EU Fifth AML Directive: How Banks Can Prepare for Five Key Changes
The European Union’s Fifth Anti-Money Laundering Directive (5AMLD) was born from the tumult that was 2016. In April, Wikileaks released the Panama Papers, documents detailing how wealthy Europeans laundered money and avoided sanctions to skip paying taxes. In that same year, Europe suffered a string of terrorist attacks, the most deadly of which occurred in July in the French resort town of Nice. The loathsome act killed eighty-seven people and injured 434 more. Reeling from these events and simultaneously recognizing the need to address the rapid adoption of cryptocurrencies, the European Commission (EC) developed 5AMLD.
Per the EC, the new 5AMLD amendments will:
- enhance transparency about who really owns companies and trusts to prevent money laundering and terrorist financing via opaque structures by setting up publicly available registers for companies, trusts, and other legal arrangements;
- improve the work of Financial Intelligence Units by providing them with access to broad information through centralized bank account registers;
- tackle terrorist financing risks linked to anonymous use of virtual currencies and of prepaid instruments by limiting the anonymity of those currencies, wallet providers, prepaid cards companies;
- broaden the criteria for the assessment of high-risk third countries and improve the safeguards for financial transactions to and from such countries;
- set up central bank account registries or retrieval systems in all Member States;
- improve the cooperation and enhancement of information between anti-money laundering supervisors between them and between them and prudential supervisors and the European Central Bank.
When is the 5AMLD compliance deadline?
The 5AMLD went into effect on July 9, 2018, but EU Member States have 18 months to comply with the new rules. That makes January 10, 2020, the deadline to implement 5AMLD.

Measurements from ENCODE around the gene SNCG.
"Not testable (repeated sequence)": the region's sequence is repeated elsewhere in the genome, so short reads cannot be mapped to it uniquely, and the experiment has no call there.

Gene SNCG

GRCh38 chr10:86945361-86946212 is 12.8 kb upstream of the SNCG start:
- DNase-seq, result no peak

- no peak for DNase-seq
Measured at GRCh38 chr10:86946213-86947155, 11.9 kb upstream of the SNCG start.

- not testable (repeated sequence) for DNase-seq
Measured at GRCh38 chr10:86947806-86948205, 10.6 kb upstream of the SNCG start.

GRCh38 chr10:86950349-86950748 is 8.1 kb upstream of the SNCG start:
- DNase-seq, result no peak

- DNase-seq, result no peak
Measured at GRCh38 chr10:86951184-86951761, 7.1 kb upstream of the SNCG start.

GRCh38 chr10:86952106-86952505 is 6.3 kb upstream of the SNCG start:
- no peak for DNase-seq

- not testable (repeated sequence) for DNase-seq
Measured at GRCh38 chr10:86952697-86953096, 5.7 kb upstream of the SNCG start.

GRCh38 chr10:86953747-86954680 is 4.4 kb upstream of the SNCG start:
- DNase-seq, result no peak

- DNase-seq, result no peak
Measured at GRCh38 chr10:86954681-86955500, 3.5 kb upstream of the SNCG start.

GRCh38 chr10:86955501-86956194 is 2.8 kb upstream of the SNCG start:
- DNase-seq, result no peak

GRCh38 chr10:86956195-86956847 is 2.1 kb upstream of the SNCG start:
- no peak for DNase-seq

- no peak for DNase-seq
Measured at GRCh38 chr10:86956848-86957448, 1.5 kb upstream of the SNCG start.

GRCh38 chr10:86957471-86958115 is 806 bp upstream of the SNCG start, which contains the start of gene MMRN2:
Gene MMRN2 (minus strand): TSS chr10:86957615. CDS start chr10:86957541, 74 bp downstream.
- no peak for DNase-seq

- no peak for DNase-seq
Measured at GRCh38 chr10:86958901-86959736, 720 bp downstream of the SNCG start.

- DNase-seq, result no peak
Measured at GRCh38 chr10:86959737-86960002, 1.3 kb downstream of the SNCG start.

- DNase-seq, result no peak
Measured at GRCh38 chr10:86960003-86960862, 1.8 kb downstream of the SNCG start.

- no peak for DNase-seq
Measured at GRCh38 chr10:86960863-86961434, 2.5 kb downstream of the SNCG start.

Who must comply with 5AMLD?
All financial institutions in EU member states must comply with the Fifth AML Directive. It’s also likely that the UK government, regardless of the Brexit outcome, will adhere to 5AMLD as they share the EU’s goal of preventing money laundering and terrorist financing.
What are the key changes in 5AMLD?
5AMLD made key changes in three areas: beneficial owners, politically exposed persons (PEPs), and customer due diligence (CDD).
What do banks need to do to prepare for 5AMLD?
If the question is ‘When do banks need to prepare for 5AMLD,’ the answer is in 2017, when the UK adopted 4MLD. However, it’s not too late to ensure an organization’s compliance under 5AMLD.
Here are five key areas of change under 5AMLD and steps banks can take to prepare for them now.
The 4th Anti-Money Laundering Directive (4AMLD) required companies in EU Member States to obtain and hold “adequate, accurate, and current information” regarding their beneficial owners. That information had to be housed in a central electronic registry, accessible to regulators and authorities.
The 5AMLD maintains these requirements and strengthens them by requiring FIs to prove they’ve conducted acceptable CDD throughout the customer lifetime.
Also, banks must make their customer registries available to the general public. Further, centralized bank account and corporate ownership registers must be able to interconnect and be accessible to all member states.
The only caveat regards trusts. When trusts are the beneficial owners of a company, information must be available “without any restrictions to competent authorities,” but the public must demonstrate a legitimate interest via a written request to access such information.
HOW TO PREPARE:
- Review your internal beneficial ownership information against information contained in central registers.
- Update all internal beneficial ownership information
- Develop a written policy for identifying and updating internal registers and add that to the bank’s formal AML program.
- Invest in visual analysis tools that can assist analysts to find ultimate beneficial owners (UBOs) in an easier way, which often exposes relationships that the bank was not aware of.
Politically Exposed People